The Woods Hole Oceanographic Institution (WHOI) is reducing waste in its own operations. It is tackling laboratory gloves used by researchers in its facilities through Kimberly-Clark Professional’s RightCycle Programme – the first large-scale recycling initiative for hard-to-recycle and commonly used items including non-hazardous laboratory gloves.
The programme converts used nitrile gloves, apparel, and safety eyewear into new consumer goods. Since its inception in 2011, it’s helped customers divert more than 660 tons of waste from landfills.
For WHOI, the programme was an easy fit. “Our scientists study microplastics in the ocean, so we want to divert as much plastic as possible,” says Stephanie Madsen, sustainability coordinator for WHOI. “Reducing our impact on the planet and the ocean is important. RightCycle has made it very easy for us to divert gloves from our waste stream.”
WHOI now diverts hundreds of pounds of nitrile glove waste from landfills each year. The impact of the programme has been far reaching, due in large part to Madsen’s personal commitment to spreading the word beyond WHOI.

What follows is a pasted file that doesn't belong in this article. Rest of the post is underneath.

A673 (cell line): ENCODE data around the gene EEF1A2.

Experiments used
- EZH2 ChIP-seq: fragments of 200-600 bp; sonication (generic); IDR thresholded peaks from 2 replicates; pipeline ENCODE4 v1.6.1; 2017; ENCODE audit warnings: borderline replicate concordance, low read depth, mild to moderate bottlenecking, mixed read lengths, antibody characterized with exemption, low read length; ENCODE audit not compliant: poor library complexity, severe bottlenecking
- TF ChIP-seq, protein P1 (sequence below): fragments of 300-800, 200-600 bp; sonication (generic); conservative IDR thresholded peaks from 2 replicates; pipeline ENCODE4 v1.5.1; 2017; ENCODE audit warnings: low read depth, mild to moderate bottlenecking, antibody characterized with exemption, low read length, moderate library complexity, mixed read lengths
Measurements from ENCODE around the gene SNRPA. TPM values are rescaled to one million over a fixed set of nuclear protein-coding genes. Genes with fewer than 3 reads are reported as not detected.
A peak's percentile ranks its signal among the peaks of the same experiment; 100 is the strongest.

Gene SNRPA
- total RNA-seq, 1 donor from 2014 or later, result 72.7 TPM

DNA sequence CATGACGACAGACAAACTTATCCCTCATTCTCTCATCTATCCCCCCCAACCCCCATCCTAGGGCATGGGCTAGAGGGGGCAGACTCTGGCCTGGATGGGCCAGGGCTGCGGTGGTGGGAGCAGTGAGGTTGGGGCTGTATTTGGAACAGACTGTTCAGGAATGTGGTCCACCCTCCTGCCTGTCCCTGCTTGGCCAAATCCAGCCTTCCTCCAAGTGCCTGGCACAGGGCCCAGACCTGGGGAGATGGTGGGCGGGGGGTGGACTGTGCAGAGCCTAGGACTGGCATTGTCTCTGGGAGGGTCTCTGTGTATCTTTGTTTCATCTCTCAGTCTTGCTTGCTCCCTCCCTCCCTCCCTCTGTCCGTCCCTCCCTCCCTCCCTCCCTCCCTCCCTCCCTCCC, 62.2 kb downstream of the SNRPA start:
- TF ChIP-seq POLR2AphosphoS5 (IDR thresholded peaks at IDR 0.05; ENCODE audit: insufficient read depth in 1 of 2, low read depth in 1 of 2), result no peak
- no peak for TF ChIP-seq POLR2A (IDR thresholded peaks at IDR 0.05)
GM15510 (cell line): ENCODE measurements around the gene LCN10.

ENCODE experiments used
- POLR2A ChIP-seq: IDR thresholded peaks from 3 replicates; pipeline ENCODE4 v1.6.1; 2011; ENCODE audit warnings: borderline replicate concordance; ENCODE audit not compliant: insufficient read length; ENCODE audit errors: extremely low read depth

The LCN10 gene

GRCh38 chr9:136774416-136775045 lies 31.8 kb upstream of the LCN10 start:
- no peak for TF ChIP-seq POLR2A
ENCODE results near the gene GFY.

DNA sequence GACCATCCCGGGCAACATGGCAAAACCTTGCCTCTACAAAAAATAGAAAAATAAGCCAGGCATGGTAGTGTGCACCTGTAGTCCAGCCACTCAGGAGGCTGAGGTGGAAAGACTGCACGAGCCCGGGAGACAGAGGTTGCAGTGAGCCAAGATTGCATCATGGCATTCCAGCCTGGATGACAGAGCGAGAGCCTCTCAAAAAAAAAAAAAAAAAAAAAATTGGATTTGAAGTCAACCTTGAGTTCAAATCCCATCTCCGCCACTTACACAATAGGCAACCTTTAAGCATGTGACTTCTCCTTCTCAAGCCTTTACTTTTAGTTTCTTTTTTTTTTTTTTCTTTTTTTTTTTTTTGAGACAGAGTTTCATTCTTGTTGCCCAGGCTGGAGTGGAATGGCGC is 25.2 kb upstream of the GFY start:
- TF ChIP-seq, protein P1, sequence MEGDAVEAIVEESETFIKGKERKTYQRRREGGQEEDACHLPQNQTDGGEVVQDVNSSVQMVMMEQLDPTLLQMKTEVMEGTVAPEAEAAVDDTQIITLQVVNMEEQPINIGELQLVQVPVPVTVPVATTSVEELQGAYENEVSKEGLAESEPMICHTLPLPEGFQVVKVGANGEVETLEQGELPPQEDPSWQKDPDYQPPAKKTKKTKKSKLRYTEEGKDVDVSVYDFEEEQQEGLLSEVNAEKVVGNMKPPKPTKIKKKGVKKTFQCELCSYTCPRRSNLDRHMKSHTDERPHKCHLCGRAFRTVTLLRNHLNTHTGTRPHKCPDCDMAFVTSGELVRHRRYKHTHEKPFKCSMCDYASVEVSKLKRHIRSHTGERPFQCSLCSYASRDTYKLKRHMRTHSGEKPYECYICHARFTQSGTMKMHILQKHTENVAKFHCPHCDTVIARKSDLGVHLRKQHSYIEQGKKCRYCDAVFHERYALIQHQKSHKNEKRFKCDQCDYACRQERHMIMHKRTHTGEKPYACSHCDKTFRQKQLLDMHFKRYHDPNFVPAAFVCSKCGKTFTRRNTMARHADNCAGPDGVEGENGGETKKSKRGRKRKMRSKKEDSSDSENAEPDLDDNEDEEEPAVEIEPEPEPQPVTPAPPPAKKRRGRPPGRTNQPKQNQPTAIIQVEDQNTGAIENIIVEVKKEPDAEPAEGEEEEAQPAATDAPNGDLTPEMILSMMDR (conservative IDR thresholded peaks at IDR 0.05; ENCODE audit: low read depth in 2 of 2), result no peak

She created a detailed website for the recycling effort that can be easily adapted for use by other organisations. “I’m happy to pay it forward and assist other people,” Madsen said. “It might take a little more time during the day, but if I’m helping reduce plastics that could end up in landfills or the ocean, it’s worth it.”
Another plus for WHOI is the homegrown nature of the RightCycle Programme. Used gloves are sent to domestic recyclers and transformed into flowerpots, shelving, and lawn and garden furniture by US manufacturers.
And not to be overlooked is the impact of the programme on WHOI’s own employees.
“Our researchers study the ocean and climate change. They want to minimise the amount of waste that they generate,” she said. “They are glad that we offer it.”
WHOI is the world’s leading independent non-profit organisation dedicated to ocean research, exploration, and education. Its researchers teamed up with French scientists in 1985 to discover the Titanic, and the organisation remains at the forefront of providing essential knowledge about oceans and atmosphere that helps guide global environmental stewardship.